La Lonja de Palma
Posted on / by Productes de Mallorca / in Heritage, History

La Lonja de Palma

One of the most spectacular historical buildings in Mallorca is the Lonja de Palma, which together with Bellver Castle and the Cathedral, constitute the architectural jewels of the capital.

La Lonja de Palma, known locally as Sa Llotja, is one of the masterpieces of Gothic architecture in Mallorca. It was created by Guillem Sagrera between 1420 and 1452.


Guillem Sagrera

Guillem Sagrera was born in Felanitx (a village in the southeast of Mallorca), and moved to Palma when he was very young to work with his father as a stonemason. He participated in the construction of the Cathedral of Perpignan, and directed the work on the Cathedral of Palma, as well as being responsible for the construction of the Castelnuovo castle in Naples, commissioned by the King of Aragon, Alfonso V the Magnanimous.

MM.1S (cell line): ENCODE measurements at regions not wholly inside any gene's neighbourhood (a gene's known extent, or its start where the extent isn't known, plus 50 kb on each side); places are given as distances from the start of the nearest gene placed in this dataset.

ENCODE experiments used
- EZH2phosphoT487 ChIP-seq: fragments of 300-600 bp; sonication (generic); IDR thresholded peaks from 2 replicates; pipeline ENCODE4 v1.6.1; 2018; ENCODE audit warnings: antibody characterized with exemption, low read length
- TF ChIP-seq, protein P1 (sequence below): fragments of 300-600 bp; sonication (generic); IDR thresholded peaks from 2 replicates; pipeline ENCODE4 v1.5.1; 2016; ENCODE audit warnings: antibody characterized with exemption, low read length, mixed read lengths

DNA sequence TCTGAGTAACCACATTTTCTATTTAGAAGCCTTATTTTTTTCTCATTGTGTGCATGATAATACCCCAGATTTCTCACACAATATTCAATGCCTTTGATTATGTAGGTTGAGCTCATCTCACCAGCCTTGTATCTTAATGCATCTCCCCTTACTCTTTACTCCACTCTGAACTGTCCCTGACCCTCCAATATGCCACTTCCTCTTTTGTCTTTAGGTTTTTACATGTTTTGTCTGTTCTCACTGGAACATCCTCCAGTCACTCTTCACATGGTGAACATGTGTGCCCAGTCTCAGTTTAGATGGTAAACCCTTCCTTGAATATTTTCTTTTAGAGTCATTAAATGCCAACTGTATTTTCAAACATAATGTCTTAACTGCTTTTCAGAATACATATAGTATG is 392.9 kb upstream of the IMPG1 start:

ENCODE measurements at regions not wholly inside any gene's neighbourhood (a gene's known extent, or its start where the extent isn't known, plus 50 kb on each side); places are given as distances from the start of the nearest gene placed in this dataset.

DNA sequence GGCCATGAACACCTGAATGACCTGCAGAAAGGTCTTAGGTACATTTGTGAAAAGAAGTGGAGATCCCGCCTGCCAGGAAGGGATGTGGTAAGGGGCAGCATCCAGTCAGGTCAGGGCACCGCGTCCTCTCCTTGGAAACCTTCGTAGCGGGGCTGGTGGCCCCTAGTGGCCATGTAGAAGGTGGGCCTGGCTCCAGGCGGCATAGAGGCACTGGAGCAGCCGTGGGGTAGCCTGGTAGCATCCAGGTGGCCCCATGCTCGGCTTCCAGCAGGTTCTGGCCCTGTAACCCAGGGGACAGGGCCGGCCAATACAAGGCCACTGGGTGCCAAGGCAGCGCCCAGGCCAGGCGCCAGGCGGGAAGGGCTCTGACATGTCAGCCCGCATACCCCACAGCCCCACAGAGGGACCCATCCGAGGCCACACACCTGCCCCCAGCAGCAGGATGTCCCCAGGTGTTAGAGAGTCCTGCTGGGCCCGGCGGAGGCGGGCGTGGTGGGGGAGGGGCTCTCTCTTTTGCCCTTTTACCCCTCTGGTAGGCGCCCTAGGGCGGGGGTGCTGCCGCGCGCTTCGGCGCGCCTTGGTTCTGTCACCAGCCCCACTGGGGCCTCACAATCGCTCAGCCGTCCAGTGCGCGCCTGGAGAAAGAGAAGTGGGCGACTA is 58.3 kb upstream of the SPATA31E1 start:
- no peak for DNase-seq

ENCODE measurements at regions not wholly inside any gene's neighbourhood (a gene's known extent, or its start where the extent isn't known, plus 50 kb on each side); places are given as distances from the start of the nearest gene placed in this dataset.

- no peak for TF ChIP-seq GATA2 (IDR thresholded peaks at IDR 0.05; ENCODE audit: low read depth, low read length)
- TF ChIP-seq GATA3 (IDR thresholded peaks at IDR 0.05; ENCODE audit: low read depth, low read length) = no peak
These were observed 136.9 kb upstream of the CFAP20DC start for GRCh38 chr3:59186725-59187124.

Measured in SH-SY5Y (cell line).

Location of La Lonja de Palma

Before King Jaume I conquered Mallorca in 1229, the city (Madina Mayurqa) was already protected against possible attacks by an Islamic wall, dating from the 11th century. Several gates communicated the walled enclosure with the outside. One of them is still preserved and is known as “sa Porta de sa Gabella de la Sal”. This door has a very peculiar characteristic, since its exterior side is a Muslim ogival arch, while inside it is a medieval semicircular arch. This “Porta de sa Gabella” was the one that communicated the city with the shipyards, which were left outside.

Porta de la Gabella de la sal
Sa Porta de Sa Gabella de la sal

All that space between the Islamic wall and the outside by the sea, known as the “Ribera del Mar” was quickly occupied after the conquest of 1229. That place would be destined to the shipyards, and would be the center of trade and shipping activity.

Around 1300 a new, larger wall was built, reaching out to the sea, to protect the entire new site from the shipyards.

Natural disaster

In 1403 a catastrophic flooding of Sa Riera, a torrent that passed near the aforementioned gate, swept away the entire area of the shipyards that had been enclosed by the new wall.